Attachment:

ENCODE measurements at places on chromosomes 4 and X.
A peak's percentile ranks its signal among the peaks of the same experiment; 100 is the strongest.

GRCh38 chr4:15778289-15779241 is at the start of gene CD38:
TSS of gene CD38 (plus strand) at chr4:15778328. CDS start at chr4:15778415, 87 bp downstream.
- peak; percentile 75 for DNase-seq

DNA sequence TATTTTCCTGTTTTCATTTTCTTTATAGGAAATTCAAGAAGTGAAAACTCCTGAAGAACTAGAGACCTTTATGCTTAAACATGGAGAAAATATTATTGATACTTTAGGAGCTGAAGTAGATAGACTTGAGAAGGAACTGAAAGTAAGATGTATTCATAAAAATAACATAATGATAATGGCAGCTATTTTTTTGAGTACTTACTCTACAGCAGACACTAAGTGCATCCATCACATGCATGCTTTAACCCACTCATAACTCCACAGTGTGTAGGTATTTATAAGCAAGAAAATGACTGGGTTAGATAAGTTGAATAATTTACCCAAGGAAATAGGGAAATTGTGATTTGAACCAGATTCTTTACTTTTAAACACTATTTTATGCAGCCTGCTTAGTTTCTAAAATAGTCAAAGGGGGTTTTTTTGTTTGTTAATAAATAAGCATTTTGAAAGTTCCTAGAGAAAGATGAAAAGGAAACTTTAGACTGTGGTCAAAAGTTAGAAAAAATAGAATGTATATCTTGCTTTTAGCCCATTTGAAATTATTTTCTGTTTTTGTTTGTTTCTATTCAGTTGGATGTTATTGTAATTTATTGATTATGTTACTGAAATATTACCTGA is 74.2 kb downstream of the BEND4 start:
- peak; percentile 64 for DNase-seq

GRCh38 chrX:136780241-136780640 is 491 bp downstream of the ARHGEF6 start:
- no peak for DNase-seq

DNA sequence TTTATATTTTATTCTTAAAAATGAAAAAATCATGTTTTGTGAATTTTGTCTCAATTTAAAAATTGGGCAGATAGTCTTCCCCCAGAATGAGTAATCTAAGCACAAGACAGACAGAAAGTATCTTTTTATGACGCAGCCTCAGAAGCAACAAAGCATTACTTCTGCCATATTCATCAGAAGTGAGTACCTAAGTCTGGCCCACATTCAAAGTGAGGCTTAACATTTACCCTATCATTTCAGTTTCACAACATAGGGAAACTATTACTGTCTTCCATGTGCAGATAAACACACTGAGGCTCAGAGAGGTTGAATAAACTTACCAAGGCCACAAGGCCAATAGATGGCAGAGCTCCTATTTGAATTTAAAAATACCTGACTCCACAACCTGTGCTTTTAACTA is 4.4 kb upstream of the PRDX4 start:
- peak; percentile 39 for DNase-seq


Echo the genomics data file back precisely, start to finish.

ENCODE measurements at places on chromosomes 4 and X.
A peak's percentile ranks its signal among the peaks of the same experiment; 100 is the strongest.

GRCh38 chr4:15778289-15779241 is at the start of gene CD38:
TSS of gene CD38 (plus strand) at chr4:15778328. CDS start at chr4:15778415, 87 bp downstream.
- peak; percentile 75 for DNase-seq

DNA sequence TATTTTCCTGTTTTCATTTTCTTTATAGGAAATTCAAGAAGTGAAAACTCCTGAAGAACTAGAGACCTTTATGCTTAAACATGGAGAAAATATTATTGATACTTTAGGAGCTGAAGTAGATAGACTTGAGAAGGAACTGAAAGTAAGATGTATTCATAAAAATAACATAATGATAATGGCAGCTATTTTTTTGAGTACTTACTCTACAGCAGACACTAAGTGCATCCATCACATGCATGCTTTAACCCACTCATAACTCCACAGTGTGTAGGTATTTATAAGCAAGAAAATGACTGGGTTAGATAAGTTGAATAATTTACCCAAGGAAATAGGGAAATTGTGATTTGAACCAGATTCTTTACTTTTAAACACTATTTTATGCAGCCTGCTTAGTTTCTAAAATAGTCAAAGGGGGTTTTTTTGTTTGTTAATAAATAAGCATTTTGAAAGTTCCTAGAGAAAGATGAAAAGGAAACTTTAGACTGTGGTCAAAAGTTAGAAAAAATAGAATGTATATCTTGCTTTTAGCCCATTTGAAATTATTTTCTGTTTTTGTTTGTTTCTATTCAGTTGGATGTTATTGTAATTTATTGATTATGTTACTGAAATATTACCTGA is 74.2 kb downstream of the BEND4 start:
- peak; percentile 64 for DNase-seq

GRCh38 chrX:136780241-136780640 is 491 bp downstream of the ARHGEF6 start:
- no peak for DNase-seq

DNA sequence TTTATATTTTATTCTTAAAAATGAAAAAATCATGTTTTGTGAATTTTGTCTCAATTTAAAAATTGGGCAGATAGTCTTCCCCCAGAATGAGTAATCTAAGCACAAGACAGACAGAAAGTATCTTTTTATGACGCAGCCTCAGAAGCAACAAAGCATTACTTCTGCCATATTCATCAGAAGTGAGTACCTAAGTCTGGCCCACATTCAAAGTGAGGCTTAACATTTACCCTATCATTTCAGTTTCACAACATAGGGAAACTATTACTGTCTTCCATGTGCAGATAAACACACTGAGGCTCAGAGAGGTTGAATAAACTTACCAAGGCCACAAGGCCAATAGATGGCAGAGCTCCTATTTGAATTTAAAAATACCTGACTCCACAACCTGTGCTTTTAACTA is 4.4 kb upstream of the PRDX4 start:
- peak; percentile 39 for DNase-seq